A Sermon for Children, Advice for my Friendship

A Sermon for Children, Advice for my Friendship

Photo by Molly Kraybill

Photo by Molly Kraybill

Friendship is one of the greatest gifts in life–the unspeakable connection that exists between you and someone who truly understands you, can empathize with your struggles and can make you laugh during the most depressing times. We value these people. We appreciate their contributions to our lives and we realize that our lives would be incredibly different without them.

We love these people…most of the time. But sometimes, life throws us into a whirlwind of catastrophe and we are unable to figure out which way is the best way to go. We’re unsure who to trust, or even how to trust them. It is in those times that we learn what the true definition of friendship is.

I was in church, a week after one of the biggest arguments I’ve ever had, and although I didn’t get much out of the regular sermon, the children’s sermon especially struck me. She told the story of two little boys who wanted the same truck, and after fighting over it for a while, they decided their friendship was more important, and so they both put the truck down and went to play with something else.

The moral of the story? Real friends keep playing, even if they fight. Previous to this year at Goshen, I hadn’t had a friendship tested in this manner. Instead, when friends and I fought, our relationship was forever changed and, like a mirror with a crack down the middle, our reflection was mutated, and we were unsure how to fit the pieces back together. Shattered.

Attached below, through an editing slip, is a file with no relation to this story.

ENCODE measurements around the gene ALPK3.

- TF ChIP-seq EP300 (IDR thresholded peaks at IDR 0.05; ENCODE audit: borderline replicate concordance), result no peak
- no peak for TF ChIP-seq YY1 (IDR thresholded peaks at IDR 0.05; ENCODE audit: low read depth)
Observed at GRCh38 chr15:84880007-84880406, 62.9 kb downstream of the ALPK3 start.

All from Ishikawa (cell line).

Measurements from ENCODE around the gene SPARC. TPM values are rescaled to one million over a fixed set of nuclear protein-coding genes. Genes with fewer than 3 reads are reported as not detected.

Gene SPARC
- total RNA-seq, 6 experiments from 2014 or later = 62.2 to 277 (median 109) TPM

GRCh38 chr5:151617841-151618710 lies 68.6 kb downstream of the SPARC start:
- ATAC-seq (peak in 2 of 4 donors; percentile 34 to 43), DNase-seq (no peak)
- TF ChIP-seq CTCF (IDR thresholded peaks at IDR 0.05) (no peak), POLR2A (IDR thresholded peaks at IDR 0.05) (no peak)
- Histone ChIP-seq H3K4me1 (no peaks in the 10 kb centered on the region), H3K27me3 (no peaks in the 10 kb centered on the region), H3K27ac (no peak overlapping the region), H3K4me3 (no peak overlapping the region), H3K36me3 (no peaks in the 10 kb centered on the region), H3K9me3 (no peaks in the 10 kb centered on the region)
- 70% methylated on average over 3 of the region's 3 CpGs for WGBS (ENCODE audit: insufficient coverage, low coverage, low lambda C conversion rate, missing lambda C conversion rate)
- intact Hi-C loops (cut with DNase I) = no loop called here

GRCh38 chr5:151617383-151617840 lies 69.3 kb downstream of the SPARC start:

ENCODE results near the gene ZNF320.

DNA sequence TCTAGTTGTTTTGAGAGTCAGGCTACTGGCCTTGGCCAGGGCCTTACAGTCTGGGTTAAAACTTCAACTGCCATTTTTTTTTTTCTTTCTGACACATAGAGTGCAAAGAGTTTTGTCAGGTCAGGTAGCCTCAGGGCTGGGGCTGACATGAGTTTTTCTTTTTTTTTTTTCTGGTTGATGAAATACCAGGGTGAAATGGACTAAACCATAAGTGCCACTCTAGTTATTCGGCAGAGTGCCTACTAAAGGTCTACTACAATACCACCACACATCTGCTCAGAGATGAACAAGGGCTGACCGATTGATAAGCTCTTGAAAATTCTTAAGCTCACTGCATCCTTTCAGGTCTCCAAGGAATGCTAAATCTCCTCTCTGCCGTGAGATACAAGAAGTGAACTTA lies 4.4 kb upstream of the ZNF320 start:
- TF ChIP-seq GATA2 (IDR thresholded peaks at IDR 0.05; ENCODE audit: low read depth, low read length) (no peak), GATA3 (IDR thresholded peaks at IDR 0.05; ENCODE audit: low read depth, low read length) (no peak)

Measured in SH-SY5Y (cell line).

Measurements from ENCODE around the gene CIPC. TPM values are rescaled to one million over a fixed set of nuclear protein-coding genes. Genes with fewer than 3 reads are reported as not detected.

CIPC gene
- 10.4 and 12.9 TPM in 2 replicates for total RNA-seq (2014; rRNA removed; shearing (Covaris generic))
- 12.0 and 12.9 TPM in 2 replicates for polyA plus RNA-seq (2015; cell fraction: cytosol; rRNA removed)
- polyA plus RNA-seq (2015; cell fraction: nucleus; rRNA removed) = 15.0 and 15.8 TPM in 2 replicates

After this fight with my close friend, I was torn between the desire to rebuild the friendship and the false ideology that told me that friendships couldn’t be restored after a truly devastating fight. During that Sunday morning, the flames of my original fury had died down into a smoldering pile of ash, combustible at a moment’s notice. When I heard that true friends don’t give up and that they keep playing after a fight, I couldn’t keep on smoldering.

It was then that I began to escape the resentment that was building inside of me, and I finally opened myself to what God was saying to me: “If you have something against your brother, leave your gift at the altar and go to him.” Irritated, I wanted to exercise my free will and disobey God, but I couldn’t. I didn’t have the heart to do so. I wanted a real friendship, and luckily, so did my friend. So we sat down and worked out our differences (with the help of a few others), and we’re in a better place. I think our friendship is stronger for it. We understand each other’s perspectives, and we value our differences. What’s important is that we are real friends, and so we are willing to keep playing in spite of our fight. That is the definition of friendship.

Jennifer Speight is a junior English  secondary education major.

Avatar
Avatar
Written by admin

the administrator of this site.

No comments yet.

No one have left a comment for this post yet!

<